Industry views on mandatory building insurance revealed

Industry views on mandatory building insurance revealed | Insurance Business

Industry views on mandatory building insurance revealed
A mandatory building insurance scheme in New Zealand that was provided by private insurers could only work if certain legislative and compliance changes had been put in place first, says one industry leader.

Responding to recent calls for a mandatory scheme to be introduced here, which have also been touted by the government, Insurance Council of New Zealand (ICNZ) CEO Tim Grafton said they had had discussions with government officials on the issue but said the current environment was not conducive to private insurers taking on such high risk.

“We made it clear to them [government officials] that if they want to see a warranty scheme uptake in New Zealand and they want to see insurers providing good product and more product into the market with more insurers providing that product, then what they [our members] will be looking to is the quality of the work that’s being done, the quality of inspections and the ability to pursue liable parties.

“One of the problems that still exists in New Zealand is the phoenix builder, that is the one that does shoddy work then disappears off the scene as a legal entity and reappears as another legal entity as a builder but absolves himself of liability for the work previously done.

“So you’ve got to address the phoenix builder issue, the quality of inspections issue, and you’ve got to have a regime in place that incentivises good quality work and the use of good materials.

“Having all of those things in place would give insurers comfort to enter and provide product into a market.”

Peter Harris, managing director of CBL Insurance, which has over five million homes under warranty globally, said mandatory schemes were in place in several countries and could work well if insurers were experienced in it and knew the risks.

“There have been several examples of insurers in Australia getting into this risk, and then getting out of it once the claims started pouring in.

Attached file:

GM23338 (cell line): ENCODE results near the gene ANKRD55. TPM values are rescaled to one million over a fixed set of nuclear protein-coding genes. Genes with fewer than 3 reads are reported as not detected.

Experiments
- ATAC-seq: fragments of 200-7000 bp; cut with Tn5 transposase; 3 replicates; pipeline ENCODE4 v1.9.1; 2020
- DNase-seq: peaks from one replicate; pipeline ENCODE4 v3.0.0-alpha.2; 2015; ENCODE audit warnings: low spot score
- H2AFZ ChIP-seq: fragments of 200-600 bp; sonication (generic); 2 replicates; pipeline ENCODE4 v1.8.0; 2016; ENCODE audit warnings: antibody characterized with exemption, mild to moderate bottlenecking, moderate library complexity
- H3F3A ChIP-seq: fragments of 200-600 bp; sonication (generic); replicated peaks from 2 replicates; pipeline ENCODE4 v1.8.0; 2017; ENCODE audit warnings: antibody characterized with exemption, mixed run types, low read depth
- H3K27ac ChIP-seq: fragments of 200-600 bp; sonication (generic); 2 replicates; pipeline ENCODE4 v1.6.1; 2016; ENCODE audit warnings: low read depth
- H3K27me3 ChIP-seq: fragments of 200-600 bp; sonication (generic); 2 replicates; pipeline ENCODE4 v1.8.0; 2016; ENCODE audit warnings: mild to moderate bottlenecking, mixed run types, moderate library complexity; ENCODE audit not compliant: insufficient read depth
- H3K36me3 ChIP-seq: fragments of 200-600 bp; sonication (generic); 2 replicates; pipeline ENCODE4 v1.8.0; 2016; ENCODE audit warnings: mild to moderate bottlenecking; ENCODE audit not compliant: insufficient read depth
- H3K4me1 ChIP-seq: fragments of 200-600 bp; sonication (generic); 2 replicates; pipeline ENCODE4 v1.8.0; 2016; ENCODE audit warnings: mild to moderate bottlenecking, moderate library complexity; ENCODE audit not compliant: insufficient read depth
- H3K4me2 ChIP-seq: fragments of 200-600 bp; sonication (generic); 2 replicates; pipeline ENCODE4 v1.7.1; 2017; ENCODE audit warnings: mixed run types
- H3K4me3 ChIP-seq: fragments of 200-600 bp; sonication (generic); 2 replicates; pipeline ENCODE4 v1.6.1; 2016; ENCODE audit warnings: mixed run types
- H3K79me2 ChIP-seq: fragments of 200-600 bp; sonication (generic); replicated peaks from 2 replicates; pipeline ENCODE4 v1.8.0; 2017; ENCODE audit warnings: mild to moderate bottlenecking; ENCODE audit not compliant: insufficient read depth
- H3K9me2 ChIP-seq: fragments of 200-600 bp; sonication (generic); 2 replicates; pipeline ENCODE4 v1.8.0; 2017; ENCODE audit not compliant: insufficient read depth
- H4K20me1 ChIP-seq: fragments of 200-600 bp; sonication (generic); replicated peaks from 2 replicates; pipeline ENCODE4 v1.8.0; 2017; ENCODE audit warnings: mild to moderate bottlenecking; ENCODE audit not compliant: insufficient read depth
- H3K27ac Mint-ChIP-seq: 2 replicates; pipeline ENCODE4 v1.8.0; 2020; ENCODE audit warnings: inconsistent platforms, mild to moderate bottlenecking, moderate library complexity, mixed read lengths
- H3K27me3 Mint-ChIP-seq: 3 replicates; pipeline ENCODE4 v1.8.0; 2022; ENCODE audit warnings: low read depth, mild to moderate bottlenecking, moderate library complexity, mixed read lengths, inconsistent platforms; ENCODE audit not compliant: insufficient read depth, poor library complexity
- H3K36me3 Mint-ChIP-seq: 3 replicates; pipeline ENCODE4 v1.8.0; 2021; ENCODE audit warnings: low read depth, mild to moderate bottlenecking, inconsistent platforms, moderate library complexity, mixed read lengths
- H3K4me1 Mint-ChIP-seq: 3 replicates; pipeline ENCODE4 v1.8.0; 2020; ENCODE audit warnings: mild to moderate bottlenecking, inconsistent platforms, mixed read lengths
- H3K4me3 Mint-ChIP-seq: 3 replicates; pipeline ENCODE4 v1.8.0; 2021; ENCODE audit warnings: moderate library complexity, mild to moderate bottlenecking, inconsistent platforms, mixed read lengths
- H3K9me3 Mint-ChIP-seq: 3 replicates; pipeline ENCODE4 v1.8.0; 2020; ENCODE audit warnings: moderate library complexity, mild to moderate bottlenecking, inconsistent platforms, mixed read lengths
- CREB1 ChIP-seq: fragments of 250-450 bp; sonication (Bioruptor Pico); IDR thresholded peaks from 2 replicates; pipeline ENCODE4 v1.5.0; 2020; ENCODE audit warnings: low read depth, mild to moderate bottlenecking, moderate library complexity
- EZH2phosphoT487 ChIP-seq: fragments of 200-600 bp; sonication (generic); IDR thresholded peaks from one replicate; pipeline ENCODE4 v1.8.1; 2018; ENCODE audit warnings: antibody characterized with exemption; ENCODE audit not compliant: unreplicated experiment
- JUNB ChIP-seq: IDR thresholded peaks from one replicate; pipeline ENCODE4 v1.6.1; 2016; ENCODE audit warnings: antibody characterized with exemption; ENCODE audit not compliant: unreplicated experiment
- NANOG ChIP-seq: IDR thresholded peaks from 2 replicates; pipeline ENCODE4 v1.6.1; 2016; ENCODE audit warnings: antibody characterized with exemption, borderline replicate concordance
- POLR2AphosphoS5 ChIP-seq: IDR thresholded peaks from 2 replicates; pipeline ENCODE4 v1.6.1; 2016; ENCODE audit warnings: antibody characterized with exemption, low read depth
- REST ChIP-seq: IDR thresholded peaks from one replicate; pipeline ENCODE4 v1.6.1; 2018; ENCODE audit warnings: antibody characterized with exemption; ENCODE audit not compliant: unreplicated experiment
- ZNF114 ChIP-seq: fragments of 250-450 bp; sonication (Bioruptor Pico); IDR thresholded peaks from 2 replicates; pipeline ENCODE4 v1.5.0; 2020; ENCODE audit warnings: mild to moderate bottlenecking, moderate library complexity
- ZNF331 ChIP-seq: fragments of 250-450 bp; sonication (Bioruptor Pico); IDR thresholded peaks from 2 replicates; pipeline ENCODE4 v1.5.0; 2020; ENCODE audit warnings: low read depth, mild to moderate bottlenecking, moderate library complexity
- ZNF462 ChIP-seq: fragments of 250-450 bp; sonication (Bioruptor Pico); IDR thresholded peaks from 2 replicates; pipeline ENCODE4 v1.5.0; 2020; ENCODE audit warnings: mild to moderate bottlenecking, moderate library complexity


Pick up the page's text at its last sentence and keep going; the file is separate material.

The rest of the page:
“Then the government is left to pick up the pieces. This is what has happened in every state in Australia,” he said.

“To date, the highest or costliest risk in this area is the non-completion risk of the builder going insolvent, leaving unfinished houses for the insurers to build out and complete. This is financial risk – something most insurers avoid.”

Harris said the mounting pressures around workmanship and the financial abilities of builders were becoming increasingly stretched with the Christchurch re-build, leaky homes, high demand for housing exceeding supply, lack of apprenticeships and shortage of tradesmen all adding to it too.

“Some builders are taking deposits for new builds, and applying them to existing or past debts, and working capital. That is a potential financial failure waiting to happen,” said Harris.

“So part of the qualification for licensing – especially for companies, should be a financial qualification or monitoring.

“If insurance is made compulsory, then that financial criteria or monitoring would be carried out by insurers.”

Harris added that before any regulations were passed making it compulsory for builders to offer an insurance protection to buyers of their homes it was essential that a/ existing builders guarantees were abandoned since none of them had any reinsurance backing, and b/ there was enough experienced insurance capacity to take on the risk in New Zealand.

“Otherwise the risk is that inexperienced insurers will rush in to take advantage of the premiums, and then find out that they have made a mistake and withdraw.”

Duncan Colebrook of Stamford Insurance, which offers a 10-year building warranty product in New Zealand, said that as many of the insurers here were the same companies who’d pulled out of state sponsored schemes in Australia, he didn’t believe they would support a mandatory scheme here.

“I sat on the working party for MBIE which looked at this in 2014/15 and it was clear that the Ministry’s primary objective was to reduce or eliminate the Consent Authorities’ liability for defects under the joint and several liability law.”

“Consumer protection was not their main objective in my opinion.”

Offering insight from his experience on a committee in New South Wales which is lobbying the Australian government to improve building standards was engineer Robert Hart who said a builders insurance scheme was like closing the gate after the horse had bolted.

“Rather than create an insurance product to address failure after the event, and given the fact that it costs the NSW taxpayers almost $1 billion per annum through the Home Building Compensation Fund, I think it is axiomatic that to channel money into better training, tougher licensing, better apprentice education, and far higher penalties for non-compliance would create far better outcomes for consumers, lessen the burden on the public purse and minimise consequential litigation,” he said.

“There is a generally held view in this state and I suspect nationally that the Home Warranty Insurance product is pretty useless.

“An applicant for redress will only be paid compensation from the fund if 1) the builder is insolvent, 2) the builder is dead, or 3) the builder has left the country.

“Even then the maximum payout is seldom equal to the quantum of the claim/s so few people are ever satisfied.”

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